Sorry, Mrs. President, but according to brothers Marc and Greg Sherry, the four food groups are, “Beef, beef, beef and beef.”
The restaurateurs will bring their family’s New York landmark restaurant Old Homestead to Caesars Palace in December. Neros will shut down Sept. 18, making way for Old Homestead’s iconic Meatpacking District look, feel and taste — the very stuff that has attracted celebrities, governors, mayors and numerous presidents to those leather banquette booths for more than 14 decades. Recently, Old Homestead proudly hosted the first same-sex wedding ceremony and reception in New York.
As its name implies, Old Homestead has a long history. Opened in 1868 in the very spot where it stands today on 9th Avenue between 14th and 15th Streets, the restaurant is New York’s oldest steakhouse and among the oldest continuously operating establishments in America. It came into the Sherry family in 1951 when grandfather Harry Sherry put up the money that kept the doors open. The venerable building has seen its neighborhood evolve from a tidewater trading post to a meatpacking industry hub to the tony dining, entertainment and shopping destination it is today.
At Old Homestead bigger is better. “This is the restaurant that created the doggie bag,” Greg says, not even boasting. When it opens just off the Caesars casino floor, a stone’s throw from the Colosseum in mid-December, Old Homestead will import many of its signature oversized items such as the colossal crab cake, a 32-ounce Gotham USDA Prime rib eye steak, “whale-size” lobsters weighing in at four to six pounds and shrimp so large “They look like little lobsters,” Greg says. “We always believe in giving the best value for your money. We know that our customers appreciate what we do.”
The house’s remarkable New York cheesecake—Greg and Marc’s grandmother’s original recipe—will be shipped out from the East Coast to preserve the tradition.
But there’s a second venerable space involved in this project. Neros opened Nov. 22, 1979, as Spanish Steps in Caesars’ Fantasy Tower, which eventually became the Forum Tower. The restaurant has remained virtually unchanged since the 1980s.
San Francisco’s EDG Interior Architecture + Design (also responsible for Rao’s and Bradley Ogden at Caesars) will use bricks, manhole covers, a replica of the original neon sign and other familiar touches to bring to Vegas a 250-seat room imbued with the same elegant, old-world environment captured in several Woody Allen films and Sopranos episodes, giving Caesars the quintessential Vegas steakhouse.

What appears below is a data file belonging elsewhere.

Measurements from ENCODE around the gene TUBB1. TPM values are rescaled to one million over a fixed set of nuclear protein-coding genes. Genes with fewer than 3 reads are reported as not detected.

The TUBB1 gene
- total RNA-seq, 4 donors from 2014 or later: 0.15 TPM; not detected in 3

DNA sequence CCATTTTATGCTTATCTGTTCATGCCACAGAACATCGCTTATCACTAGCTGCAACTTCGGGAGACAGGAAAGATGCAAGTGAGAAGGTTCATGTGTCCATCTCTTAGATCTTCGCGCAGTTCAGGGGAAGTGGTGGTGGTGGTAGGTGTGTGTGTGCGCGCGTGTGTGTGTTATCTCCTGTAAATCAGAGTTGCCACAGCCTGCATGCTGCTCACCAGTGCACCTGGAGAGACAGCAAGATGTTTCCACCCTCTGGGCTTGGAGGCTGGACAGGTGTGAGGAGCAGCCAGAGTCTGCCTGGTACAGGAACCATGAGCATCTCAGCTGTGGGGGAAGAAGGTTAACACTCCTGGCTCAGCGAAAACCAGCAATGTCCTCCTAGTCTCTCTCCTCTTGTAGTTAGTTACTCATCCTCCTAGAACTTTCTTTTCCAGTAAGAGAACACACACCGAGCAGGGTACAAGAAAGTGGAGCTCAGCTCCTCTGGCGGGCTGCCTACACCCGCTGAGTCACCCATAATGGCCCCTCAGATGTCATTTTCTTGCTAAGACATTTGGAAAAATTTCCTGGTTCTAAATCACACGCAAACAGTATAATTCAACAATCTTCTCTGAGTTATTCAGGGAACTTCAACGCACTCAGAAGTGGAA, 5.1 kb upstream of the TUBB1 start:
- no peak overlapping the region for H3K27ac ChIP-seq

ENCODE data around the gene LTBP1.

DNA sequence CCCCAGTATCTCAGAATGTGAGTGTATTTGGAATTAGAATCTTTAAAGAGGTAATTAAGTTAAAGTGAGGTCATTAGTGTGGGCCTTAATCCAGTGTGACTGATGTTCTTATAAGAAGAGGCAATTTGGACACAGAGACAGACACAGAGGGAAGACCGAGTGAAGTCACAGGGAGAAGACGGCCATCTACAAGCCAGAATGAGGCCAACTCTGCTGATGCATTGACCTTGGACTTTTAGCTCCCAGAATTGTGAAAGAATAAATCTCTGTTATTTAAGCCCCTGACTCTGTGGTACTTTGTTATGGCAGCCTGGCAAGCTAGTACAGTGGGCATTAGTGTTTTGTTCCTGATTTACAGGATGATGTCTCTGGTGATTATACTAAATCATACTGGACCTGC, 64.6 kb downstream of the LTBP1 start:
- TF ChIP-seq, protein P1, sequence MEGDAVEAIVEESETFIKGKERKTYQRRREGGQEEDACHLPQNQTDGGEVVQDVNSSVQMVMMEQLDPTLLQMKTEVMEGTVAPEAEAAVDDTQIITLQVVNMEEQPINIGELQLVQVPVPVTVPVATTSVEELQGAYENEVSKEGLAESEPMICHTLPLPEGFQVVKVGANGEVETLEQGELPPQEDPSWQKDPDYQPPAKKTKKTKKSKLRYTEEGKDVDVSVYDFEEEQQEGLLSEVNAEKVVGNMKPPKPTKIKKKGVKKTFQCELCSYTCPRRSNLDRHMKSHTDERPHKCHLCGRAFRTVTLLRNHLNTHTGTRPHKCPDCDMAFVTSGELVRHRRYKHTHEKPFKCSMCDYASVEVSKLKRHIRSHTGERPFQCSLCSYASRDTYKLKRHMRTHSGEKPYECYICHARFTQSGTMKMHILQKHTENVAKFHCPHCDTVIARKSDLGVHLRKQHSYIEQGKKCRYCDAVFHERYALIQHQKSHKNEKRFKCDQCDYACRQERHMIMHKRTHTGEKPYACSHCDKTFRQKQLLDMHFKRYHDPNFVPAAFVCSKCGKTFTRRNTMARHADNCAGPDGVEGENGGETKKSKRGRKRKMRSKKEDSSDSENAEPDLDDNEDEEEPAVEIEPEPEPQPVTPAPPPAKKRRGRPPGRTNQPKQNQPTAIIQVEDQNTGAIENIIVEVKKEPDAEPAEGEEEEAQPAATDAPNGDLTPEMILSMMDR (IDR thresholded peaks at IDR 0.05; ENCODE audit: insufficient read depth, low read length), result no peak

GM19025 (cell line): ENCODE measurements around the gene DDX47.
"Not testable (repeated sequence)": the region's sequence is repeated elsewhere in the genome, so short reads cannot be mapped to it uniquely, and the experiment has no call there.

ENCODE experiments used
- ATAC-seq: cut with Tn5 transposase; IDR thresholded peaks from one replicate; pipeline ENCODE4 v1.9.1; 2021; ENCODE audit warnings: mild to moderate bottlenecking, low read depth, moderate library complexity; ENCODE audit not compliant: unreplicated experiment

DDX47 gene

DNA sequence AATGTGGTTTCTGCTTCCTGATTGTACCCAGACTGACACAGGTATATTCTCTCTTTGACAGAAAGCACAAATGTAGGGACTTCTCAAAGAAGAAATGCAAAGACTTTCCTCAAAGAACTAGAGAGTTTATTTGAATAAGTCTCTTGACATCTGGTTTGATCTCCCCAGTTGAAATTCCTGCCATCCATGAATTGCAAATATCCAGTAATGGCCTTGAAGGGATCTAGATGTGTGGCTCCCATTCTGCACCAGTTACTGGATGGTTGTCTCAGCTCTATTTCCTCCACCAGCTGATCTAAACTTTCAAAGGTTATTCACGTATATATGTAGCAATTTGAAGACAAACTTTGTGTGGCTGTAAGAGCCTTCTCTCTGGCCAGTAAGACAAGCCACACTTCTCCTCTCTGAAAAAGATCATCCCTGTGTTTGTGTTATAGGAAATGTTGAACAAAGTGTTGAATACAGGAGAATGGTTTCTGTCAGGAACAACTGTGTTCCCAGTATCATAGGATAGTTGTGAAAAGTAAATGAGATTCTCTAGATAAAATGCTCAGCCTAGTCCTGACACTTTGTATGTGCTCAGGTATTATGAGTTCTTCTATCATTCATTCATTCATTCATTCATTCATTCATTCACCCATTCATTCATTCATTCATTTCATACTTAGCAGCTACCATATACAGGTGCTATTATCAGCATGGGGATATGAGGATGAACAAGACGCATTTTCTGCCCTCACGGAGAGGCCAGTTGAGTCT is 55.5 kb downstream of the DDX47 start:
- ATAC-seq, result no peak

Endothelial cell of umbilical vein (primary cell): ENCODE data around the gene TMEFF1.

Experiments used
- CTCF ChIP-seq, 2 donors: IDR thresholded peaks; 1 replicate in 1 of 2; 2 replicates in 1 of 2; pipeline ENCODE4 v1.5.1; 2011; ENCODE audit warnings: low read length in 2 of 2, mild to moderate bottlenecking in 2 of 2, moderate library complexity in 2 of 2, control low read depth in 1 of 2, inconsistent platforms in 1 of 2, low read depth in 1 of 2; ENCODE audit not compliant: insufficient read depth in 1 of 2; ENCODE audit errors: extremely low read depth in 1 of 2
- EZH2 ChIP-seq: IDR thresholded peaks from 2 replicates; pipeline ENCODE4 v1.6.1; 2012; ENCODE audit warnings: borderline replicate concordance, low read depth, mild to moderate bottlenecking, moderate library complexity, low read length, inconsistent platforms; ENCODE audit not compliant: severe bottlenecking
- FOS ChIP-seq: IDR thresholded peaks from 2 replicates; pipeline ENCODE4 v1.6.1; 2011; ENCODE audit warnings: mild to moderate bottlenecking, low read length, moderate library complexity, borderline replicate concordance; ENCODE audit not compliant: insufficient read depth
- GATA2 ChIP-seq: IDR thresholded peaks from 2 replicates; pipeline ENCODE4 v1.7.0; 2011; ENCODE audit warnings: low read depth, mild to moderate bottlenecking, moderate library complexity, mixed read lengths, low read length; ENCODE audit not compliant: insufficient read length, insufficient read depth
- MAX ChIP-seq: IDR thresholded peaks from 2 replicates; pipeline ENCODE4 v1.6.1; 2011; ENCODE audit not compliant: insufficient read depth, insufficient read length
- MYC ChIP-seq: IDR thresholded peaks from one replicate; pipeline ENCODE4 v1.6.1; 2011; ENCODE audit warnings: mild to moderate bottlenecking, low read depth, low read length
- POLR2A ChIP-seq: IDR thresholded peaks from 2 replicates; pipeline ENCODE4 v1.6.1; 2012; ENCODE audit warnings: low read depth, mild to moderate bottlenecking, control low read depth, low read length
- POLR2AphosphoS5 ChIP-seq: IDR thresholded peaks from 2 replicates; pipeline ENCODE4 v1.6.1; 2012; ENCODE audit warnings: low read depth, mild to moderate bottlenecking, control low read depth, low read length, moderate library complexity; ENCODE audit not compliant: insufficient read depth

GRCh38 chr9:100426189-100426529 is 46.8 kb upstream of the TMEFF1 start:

“Old Homestead is definitely going to fill that role,” Caesars’ VP of food and beverage Christophe Jorcin says. “It’s one of the oldest steakhouses in the country. It’s solid, the reputation is unbelievable and it’s going to be [Caesars’] true steakhouse, the only one.”
“We want everyone to know that this Old Homestead will be treated as the original Old Homestead,” Marc says. And devotees know the Sherrys run a lively ship, one focused, Greg explains, on the holy trinity of “hospitality, steak and entertainment.”
Music is upbeat, service is crisp and as the hour grows late, things only pick up in intensity. Diners will eat from the same Old Homestead logoed steak knives and use the same beloved embroidered napkins. They’ll pluck the same Spanish olives from their massive martinis at the canopied 30-seat bar, which will also serve classics from the Manhattan-Old Fashioned-Cosmo playbook as well as a selection of bottled beers — possibly to include Old Homestead’s own brew. “You’re gonna drink well here,” Marc promises. “We hope at the end of the day to be one of the top steakhouses in Vegas, the very best at Caesars.”
Establishing itself on the West Coast will also allow Old Homestead to evolve beyond its roots in New York and its second location in Atlantic City. While the menu revolves around meat, proximity to the Pacific means fresh seafood flown in daily for the famous seafood towers. The glass-lined walls will show off the Sherrys’ 15,000-bottle wine selection as well as a miniature “Annabelle,” Old Homestead’s cow mascot, who has weathered the last 40 to 50 years outside the original location. Marc says celebrities and dignitaries will be invited to put a pen to her hide for posterity.
“I think we all knew that Neros had an incredible run,” Jorcin says. “But in the casino business, you always have to be on the edge, to know what is the latest and the greatest. We know when people are looking for the next great thing.” So hotel president Gary Selesner (whom Jorcin characterizes as “a real food connoisseur, a real expert”) looked east.
“’Bring the New York slabs of beef out to my customers in Vegas,’” Greg says Selesner said to the Sherrys. “It’s two icons coming together to bring customers the best of the best.”
Old Homestead joins Rao’s and Serendipity 3, completing the casinos’ trifecta of New York culinary institutions. And the timing couldn’t be better as Central, a café by Michel Richard, is poised to open in September, followed next summer by Nobu Hotel, Restaurant and Lounge. Completing the essential casino lineup of café, steakhouse and buffet, Jorcin says that Caesars will open a new buffet in the current Lago Buffet location in the summer of 2012, “A magnificent buffet, the best buffet Vegas has ever seen. The next 12 months are going to be incredible. It’s our time.”